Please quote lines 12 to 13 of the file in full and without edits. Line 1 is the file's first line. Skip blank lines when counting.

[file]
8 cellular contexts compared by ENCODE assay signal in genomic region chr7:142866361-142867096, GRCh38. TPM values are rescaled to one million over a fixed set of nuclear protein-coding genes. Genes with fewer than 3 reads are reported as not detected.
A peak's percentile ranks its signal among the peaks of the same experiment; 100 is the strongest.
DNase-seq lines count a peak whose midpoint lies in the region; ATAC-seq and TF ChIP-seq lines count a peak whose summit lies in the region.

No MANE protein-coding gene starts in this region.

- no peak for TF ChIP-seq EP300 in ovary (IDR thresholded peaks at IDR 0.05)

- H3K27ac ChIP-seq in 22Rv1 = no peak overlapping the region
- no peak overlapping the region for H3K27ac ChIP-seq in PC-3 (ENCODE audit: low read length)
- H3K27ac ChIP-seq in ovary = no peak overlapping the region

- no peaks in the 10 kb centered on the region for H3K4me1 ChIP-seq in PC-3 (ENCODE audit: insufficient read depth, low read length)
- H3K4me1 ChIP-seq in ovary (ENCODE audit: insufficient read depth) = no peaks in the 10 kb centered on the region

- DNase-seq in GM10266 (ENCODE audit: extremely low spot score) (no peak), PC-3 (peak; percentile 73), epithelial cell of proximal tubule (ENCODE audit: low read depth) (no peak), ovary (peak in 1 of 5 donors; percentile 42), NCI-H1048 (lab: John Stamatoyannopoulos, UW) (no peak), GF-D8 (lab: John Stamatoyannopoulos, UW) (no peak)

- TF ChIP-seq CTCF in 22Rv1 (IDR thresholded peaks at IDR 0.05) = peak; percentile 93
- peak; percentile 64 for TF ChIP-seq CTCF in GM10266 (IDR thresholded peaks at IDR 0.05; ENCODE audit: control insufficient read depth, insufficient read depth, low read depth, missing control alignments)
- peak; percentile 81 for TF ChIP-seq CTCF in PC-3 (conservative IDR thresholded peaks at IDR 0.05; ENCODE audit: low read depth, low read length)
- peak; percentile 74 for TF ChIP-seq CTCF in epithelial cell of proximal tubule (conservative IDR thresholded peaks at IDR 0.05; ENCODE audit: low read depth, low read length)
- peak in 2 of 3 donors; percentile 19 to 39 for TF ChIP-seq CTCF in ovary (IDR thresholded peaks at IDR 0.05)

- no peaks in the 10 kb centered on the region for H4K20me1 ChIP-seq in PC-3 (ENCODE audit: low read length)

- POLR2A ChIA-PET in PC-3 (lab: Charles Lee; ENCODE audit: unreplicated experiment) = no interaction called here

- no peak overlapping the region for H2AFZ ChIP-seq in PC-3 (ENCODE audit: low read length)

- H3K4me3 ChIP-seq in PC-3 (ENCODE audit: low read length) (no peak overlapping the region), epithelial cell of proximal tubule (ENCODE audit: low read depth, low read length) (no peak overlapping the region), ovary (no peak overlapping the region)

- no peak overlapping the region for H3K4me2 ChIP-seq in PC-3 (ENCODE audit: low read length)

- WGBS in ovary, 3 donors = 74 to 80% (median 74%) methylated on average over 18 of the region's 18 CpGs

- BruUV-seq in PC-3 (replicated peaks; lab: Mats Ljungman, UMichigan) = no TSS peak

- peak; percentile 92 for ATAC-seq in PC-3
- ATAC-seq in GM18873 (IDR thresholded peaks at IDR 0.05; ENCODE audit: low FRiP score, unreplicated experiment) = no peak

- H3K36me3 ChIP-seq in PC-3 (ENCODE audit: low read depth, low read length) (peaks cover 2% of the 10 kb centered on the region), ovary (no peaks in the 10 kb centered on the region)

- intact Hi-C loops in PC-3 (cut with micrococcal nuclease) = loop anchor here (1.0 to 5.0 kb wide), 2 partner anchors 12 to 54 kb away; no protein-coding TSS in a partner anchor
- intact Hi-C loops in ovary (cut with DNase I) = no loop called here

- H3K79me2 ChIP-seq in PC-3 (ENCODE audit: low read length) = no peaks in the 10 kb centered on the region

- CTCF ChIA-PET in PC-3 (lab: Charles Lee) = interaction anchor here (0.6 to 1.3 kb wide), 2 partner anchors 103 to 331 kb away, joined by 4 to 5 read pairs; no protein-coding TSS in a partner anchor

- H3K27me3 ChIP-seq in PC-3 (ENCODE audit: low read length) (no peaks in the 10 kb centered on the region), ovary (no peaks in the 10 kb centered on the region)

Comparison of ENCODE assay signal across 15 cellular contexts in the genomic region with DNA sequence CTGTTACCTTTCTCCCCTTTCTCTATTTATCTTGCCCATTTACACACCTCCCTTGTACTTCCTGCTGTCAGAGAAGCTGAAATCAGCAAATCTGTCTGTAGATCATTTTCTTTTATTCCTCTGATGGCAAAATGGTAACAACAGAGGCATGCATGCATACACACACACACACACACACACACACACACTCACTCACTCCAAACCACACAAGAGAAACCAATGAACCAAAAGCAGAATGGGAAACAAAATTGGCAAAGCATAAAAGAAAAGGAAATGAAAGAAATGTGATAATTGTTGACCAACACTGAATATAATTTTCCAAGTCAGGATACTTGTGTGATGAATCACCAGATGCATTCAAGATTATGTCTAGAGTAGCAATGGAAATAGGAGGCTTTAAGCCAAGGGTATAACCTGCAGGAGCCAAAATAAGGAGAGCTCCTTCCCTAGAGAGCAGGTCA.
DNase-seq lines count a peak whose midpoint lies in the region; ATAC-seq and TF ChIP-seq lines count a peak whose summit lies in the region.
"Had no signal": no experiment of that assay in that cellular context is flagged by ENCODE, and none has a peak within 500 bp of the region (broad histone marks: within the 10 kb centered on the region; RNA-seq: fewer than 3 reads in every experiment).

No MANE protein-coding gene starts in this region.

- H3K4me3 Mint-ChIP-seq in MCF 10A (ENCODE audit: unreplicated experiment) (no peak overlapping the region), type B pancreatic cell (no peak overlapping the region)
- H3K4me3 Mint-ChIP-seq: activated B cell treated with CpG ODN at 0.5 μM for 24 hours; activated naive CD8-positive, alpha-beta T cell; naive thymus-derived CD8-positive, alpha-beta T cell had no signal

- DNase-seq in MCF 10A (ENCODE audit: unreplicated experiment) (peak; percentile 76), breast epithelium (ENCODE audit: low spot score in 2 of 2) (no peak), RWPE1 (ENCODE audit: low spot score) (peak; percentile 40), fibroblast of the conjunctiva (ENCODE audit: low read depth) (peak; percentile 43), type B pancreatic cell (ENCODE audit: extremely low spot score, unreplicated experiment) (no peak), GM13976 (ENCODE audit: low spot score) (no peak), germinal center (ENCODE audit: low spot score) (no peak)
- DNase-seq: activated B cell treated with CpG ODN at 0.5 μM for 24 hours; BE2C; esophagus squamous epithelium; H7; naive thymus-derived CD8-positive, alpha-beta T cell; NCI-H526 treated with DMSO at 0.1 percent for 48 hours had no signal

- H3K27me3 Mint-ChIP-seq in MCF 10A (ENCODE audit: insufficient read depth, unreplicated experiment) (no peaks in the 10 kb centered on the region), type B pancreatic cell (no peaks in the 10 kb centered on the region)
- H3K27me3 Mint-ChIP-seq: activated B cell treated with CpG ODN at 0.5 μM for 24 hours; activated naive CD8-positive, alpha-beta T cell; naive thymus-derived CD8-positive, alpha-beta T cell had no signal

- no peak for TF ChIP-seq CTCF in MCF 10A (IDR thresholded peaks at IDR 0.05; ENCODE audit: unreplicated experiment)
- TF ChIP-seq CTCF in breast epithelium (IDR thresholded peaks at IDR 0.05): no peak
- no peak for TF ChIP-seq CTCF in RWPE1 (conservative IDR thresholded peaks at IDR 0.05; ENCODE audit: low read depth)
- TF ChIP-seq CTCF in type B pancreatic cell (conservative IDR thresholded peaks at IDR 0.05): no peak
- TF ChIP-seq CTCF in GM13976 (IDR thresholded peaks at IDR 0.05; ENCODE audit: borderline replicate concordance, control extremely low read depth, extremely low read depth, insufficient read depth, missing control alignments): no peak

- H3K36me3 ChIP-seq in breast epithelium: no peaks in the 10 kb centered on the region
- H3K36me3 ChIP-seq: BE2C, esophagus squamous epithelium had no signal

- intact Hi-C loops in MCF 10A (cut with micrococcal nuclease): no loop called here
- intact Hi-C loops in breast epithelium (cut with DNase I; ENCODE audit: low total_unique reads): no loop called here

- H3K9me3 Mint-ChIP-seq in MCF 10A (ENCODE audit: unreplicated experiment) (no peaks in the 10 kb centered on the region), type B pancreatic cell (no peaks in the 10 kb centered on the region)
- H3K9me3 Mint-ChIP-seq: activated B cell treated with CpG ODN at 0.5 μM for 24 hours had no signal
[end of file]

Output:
- TF ChIP-seq CTCF in 22Rv1 (IDR thresholded peaks at IDR 0.05) = peak; percentile 93
- peak; percentile 64 for TF ChIP-seq CTCF in GM10266 (IDR thresholded peaks at IDR 0.05; ENCODE audit: control insufficient read depth, insufficient read depth, low read depth, missing control alignments)